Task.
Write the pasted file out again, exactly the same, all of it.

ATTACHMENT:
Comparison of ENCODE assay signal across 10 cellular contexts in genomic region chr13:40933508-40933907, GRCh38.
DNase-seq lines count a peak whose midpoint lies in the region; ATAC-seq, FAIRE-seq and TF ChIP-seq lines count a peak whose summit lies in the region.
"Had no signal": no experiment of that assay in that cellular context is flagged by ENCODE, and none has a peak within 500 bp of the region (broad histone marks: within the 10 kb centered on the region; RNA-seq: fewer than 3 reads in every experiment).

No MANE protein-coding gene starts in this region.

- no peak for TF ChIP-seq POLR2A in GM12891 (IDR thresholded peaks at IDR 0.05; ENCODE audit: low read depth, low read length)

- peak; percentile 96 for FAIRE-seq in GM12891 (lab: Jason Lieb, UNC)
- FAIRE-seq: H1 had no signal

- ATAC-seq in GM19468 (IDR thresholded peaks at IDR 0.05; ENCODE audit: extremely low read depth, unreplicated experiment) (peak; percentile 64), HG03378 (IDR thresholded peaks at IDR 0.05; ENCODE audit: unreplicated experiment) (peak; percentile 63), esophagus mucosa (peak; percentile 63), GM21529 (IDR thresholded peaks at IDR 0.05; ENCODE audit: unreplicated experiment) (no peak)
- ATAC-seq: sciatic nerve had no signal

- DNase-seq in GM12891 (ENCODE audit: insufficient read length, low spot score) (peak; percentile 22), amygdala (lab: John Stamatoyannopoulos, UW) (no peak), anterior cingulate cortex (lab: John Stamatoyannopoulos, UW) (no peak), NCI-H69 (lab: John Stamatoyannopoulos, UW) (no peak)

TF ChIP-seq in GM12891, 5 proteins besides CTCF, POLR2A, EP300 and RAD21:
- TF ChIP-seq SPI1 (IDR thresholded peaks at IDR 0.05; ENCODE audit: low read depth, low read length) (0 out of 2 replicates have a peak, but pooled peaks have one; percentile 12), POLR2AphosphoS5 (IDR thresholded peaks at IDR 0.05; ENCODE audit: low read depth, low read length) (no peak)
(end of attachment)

Comparison of ENCODE assay signal across 10 cellular contexts in genomic region chr13:40933508-40933907, GRCh38.
DNase-seq lines count a peak whose midpoint lies in the region; ATAC-seq, FAIRE-seq and TF ChIP-seq lines count a peak whose summit lies in the region.
"Had no signal": no experiment of that assay in that cellular context is flagged by ENCODE, and none has a peak within 500 bp of the region (broad histone marks: within the 10 kb centered on the region; RNA-seq: fewer than 3 reads in every experiment).

No MANE protein-coding gene starts in this region.

- no peak for TF ChIP-seq POLR2A in GM12891 (IDR thresholded peaks at IDR 0.05; ENCODE audit: low read depth, low read length)

- peak; percentile 96 for FAIRE-seq in GM12891 (lab: Jason Lieb, UNC)
- FAIRE-seq: H1 had no signal

- ATAC-seq in GM19468 (IDR thresholded peaks at IDR 0.05; ENCODE audit: extremely low read depth, unreplicated experiment) (peak; percentile 64), HG03378 (IDR thresholded peaks at IDR 0.05; ENCODE audit: unreplicated experiment) (peak; percentile 63), esophagus mucosa (peak; percentile 63), GM21529 (IDR thresholded peaks at IDR 0.05; ENCODE audit: unreplicated experiment) (no peak)
- ATAC-seq: sciatic nerve had no signal

- DNase-seq in GM12891 (ENCODE audit: insufficient read length, low spot score) (peak; percentile 22), amygdala (lab: John Stamatoyannopoulos, UW) (no peak), anterior cingulate cortex (lab: John Stamatoyannopoulos, UW) (no peak), NCI-H69 (lab: John Stamatoyannopoulos, UW) (no peak)

TF ChIP-seq in GM12891, 5 proteins besides CTCF, POLR2A, EP300 and RAD21:
- TF ChIP-seq SPI1 (IDR thresholded peaks at IDR 0.05; ENCODE audit: low read depth, low read length) (0 out of 2 replicates have a peak, but pooled peaks have one; percentile 12), POLR2AphosphoS5 (IDR thresholded peaks at IDR 0.05; ENCODE audit: low read depth, low read length) (no peak)